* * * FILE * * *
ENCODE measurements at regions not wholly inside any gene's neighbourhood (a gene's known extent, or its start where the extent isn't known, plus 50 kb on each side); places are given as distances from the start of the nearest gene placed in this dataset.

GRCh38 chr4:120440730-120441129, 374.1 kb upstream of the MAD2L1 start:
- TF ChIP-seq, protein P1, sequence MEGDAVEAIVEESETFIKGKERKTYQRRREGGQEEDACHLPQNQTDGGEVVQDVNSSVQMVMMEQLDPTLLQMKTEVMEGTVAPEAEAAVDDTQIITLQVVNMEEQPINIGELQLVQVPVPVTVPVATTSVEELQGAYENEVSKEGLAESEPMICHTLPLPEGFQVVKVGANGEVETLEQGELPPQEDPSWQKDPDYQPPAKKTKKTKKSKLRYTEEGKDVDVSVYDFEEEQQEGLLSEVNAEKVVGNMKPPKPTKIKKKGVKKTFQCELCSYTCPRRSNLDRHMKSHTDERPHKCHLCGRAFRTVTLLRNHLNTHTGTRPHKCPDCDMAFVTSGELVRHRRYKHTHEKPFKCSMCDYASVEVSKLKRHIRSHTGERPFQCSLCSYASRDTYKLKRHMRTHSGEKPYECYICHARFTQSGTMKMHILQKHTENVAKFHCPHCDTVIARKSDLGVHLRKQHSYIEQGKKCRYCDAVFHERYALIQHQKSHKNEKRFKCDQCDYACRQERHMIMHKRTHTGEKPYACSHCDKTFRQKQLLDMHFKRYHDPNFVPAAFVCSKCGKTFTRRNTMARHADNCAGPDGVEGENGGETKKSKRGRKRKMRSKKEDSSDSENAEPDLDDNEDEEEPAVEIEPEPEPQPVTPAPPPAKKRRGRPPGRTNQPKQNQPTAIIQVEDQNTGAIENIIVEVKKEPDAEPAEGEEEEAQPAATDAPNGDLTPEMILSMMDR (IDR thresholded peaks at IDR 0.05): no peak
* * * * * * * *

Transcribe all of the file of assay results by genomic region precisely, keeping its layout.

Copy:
ENCODE measurements at regions not wholly inside any gene's neighbourhood (a gene's known extent, or its start where the extent isn't known, plus 50 kb on each side); places are given as distances from the start of the nearest gene placed in this dataset.

GRCh38 chr4:120440730-120441129, 374.1 kb upstream of the MAD2L1 start:
- TF ChIP-seq, protein P1, sequence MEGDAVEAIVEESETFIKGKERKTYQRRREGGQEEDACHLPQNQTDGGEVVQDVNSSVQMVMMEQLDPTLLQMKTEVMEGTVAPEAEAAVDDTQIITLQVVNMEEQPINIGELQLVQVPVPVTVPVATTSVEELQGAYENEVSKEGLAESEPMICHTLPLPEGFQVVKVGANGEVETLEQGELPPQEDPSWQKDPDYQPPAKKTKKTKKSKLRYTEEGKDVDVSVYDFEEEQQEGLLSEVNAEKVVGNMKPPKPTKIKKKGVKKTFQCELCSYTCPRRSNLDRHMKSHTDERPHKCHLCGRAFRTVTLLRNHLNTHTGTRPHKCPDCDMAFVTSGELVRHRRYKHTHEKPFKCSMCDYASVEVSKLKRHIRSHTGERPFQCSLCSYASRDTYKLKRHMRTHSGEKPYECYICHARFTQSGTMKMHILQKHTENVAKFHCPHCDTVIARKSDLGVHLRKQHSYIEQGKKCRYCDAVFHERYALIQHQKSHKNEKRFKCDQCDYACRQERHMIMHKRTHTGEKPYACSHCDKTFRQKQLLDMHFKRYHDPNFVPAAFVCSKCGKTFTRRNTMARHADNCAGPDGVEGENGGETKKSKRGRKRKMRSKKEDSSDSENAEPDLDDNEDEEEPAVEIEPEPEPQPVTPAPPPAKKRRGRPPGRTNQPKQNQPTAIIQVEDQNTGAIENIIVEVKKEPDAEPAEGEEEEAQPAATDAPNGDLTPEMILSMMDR (IDR thresholded peaks at IDR 0.05): no peak